ABC News' Teddy Davis, Sunlen Miller, and Mike Elmore Report: Roy Romer, a former chairman of the Democratic National Committee and former governor of Colorado, said Tuesday that he is supporting Sen. Barack Obama, D-Ill., for president. In announcing his decision, Romer urged other superdelegates to do the same, saying that "it's important" for Sen. Hillary Clinton, D-N.Y., "to know where we are so she is not misled."
"My reasons are that the party needs to get on right now with a lot of business, including figuring out what to do with Michigan and Florida," Romer told ABC News. "It's important to make known right now not only my vote but as many superdelegates as possible."
Romer said his support for Obama is based on the delegate math as well as Obama's strength in the interior Mountain West: the Illinois Democrat carried Colorado over Clinton by a two-to-one margin: Obama 67%, Clinton 32%.
After previewing his announcement with ABC News, Romer joined Obama campaign manager David Plouffe on a conference call with reporters.
Romer elaborated on his delegate math rationale saying, ‘This race, I believe is over. Sen. Obama has accumulated a lead in delegates chosen by primaries, caucuses and superdelegates that cannot be overcome. “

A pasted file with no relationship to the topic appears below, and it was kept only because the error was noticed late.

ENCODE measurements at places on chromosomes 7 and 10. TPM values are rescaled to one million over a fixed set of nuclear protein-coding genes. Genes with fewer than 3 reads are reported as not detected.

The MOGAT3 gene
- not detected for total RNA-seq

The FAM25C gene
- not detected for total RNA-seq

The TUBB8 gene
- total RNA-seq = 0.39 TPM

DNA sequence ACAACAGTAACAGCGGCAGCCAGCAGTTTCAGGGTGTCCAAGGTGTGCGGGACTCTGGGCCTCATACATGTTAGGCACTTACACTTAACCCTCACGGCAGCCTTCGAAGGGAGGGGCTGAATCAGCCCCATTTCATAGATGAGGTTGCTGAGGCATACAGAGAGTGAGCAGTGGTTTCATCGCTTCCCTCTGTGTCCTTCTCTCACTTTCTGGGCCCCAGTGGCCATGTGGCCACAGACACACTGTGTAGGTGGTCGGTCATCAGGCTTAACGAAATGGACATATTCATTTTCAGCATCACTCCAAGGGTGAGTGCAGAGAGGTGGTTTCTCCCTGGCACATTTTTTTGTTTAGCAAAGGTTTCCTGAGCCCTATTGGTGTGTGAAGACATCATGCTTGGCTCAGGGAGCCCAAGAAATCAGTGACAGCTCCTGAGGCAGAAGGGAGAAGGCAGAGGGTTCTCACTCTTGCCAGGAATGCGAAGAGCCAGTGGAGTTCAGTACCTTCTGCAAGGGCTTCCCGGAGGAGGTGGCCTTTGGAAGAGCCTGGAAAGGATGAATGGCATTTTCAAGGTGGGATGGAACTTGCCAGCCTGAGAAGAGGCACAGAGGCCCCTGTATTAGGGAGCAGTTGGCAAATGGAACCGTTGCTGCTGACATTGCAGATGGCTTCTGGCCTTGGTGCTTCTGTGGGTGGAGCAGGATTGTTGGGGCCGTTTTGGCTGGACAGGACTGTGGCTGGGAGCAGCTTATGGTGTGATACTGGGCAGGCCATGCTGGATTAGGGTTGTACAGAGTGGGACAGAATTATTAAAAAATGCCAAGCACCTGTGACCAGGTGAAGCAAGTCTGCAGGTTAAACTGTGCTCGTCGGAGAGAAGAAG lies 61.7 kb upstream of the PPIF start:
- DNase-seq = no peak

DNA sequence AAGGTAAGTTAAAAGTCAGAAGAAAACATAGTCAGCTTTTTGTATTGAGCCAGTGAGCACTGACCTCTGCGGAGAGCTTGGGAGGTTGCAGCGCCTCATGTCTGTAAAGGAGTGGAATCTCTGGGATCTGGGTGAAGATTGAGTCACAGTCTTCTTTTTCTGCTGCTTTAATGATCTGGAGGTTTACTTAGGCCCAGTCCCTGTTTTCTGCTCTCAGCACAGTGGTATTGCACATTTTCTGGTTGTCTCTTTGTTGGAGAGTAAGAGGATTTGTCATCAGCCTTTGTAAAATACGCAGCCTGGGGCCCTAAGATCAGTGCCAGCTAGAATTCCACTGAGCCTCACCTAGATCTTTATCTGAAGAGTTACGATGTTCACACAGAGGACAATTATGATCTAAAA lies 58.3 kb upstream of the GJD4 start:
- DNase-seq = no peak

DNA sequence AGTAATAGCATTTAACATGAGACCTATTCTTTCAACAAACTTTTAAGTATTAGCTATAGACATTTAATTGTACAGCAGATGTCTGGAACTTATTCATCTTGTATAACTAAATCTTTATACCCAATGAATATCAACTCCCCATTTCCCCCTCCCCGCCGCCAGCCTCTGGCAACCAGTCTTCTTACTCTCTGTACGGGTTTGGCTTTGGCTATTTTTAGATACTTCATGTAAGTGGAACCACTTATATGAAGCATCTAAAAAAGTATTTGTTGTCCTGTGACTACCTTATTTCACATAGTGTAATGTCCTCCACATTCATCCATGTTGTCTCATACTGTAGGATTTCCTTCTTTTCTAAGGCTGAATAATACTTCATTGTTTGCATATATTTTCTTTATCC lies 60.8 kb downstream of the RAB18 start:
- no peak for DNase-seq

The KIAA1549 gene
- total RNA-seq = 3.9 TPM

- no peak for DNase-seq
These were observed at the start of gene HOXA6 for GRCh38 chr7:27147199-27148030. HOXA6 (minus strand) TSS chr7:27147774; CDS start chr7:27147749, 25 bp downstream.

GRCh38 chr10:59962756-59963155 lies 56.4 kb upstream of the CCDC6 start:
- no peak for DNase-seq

Plouffe used the endorsement by the former Colorado governor to underscore Obama's determination to win the Centennial State in November.
“We believe Colorado, a state Gov. Romer knows as well as anybody, is going to be not just a Battleground State, but a state we can win and put in the Obama column in November," said Plouffe.
Romer had been previously reluctant to discuss his support for a presidential candidate because he is leading Ed in '08, a non-partisan effort to make education reform a centerpiece of the 2008 campaign.
Asked if announcing his support for Obama conflicted with his Ed in '08 role, Romer pointed to the Republican affiliation of the group's executive director.
"My partner here, Marc Lampkin is a Bush Republican, a McCain Republican, so we are still one Democrat and one Republican who will be working even handedly," Romer told ABC News.
Asked to weigh in on Obama's support for performance-based pay for individual teachers (one area of education policy which differentiates the Illinois senator from Clinton), Romer said, "I think he's got a very responsible position in that area."
"My role is to do educational advocacy," explained Romer, "yet, I'm a citizen who votes and I have to fulfill my obligation to my party."
By making his announcement, Romer may have enhanced his clout in an Obama White House. Plouffe said the Obama campaign will seek the counsel and advice of Romer on education issues.